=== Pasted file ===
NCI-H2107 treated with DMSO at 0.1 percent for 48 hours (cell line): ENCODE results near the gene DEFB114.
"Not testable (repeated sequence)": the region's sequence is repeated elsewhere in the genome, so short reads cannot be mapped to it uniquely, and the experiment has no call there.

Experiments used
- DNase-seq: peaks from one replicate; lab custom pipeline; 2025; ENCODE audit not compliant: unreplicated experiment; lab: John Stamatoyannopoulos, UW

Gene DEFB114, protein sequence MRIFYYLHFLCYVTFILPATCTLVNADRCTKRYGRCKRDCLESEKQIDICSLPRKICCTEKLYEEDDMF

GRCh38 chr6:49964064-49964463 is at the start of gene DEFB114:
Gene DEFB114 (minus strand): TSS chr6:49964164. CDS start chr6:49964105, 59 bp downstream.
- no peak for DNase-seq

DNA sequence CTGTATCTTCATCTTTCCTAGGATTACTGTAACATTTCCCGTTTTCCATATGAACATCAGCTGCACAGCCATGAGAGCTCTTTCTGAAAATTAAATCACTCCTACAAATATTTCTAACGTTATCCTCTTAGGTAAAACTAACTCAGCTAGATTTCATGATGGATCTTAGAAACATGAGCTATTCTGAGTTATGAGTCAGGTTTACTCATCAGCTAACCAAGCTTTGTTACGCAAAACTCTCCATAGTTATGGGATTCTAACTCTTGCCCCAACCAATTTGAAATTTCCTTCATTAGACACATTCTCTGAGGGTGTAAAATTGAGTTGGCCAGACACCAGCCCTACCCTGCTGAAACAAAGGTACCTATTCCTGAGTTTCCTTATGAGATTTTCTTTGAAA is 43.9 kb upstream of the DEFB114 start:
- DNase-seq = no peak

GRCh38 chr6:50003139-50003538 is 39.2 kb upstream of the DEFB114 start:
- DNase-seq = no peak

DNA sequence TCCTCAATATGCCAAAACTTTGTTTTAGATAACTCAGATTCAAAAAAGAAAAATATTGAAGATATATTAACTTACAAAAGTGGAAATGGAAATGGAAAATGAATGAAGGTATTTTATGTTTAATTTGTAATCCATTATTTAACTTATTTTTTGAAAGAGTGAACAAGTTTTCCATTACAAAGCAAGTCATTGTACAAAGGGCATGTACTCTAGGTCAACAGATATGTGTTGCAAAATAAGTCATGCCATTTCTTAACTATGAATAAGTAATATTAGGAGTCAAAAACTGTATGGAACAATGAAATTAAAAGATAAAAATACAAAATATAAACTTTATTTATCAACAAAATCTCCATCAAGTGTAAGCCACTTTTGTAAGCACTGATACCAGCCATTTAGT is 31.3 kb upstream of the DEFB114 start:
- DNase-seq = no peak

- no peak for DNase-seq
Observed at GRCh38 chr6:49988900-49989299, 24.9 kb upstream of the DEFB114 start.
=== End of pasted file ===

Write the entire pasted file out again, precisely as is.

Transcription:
NCI-H2107 treated with DMSO at 0.1 percent for 48 hours (cell line): ENCODE results near the gene DEFB114.
"Not testable (repeated sequence)": the region's sequence is repeated elsewhere in the genome, so short reads cannot be mapped to it uniquely, and the experiment has no call there.

Experiments used
- DNase-seq: peaks from one replicate; lab custom pipeline; 2025; ENCODE audit not compliant: unreplicated experiment; lab: John Stamatoyannopoulos, UW

Gene DEFB114, protein sequence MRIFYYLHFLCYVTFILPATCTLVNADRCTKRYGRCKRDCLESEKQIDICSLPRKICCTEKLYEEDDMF

GRCh38 chr6:49964064-49964463 is at the start of gene DEFB114:
Gene DEFB114 (minus strand): TSS chr6:49964164. CDS start chr6:49964105, 59 bp downstream.
- no peak for DNase-seq

DNA sequence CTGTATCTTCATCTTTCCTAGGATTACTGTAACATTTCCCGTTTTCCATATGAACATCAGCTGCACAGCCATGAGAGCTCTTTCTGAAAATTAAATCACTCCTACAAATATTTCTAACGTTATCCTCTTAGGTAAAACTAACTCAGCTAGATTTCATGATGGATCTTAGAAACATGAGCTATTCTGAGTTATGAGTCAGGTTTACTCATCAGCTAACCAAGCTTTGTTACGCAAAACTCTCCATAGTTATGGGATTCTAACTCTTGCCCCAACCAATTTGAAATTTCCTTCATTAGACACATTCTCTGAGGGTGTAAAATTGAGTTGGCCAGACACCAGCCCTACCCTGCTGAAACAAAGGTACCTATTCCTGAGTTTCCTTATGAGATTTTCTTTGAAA is 43.9 kb upstream of the DEFB114 start:
- DNase-seq = no peak

GRCh38 chr6:50003139-50003538 is 39.2 kb upstream of the DEFB114 start:
- DNase-seq = no peak

DNA sequence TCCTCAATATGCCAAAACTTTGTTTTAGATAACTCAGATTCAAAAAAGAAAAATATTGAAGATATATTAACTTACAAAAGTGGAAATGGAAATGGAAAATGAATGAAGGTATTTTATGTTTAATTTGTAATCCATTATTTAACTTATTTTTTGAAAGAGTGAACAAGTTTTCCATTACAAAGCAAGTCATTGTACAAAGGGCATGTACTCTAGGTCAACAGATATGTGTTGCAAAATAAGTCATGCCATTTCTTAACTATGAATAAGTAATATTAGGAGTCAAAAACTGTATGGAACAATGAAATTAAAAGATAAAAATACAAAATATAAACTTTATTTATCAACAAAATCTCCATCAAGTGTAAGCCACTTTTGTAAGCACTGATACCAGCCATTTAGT is 31.3 kb upstream of the DEFB114 start:
- DNase-seq = no peak

- no peak for DNase-seq
Observed at GRCh38 chr6:49988900-49989299, 24.9 kb upstream of the DEFB114 start.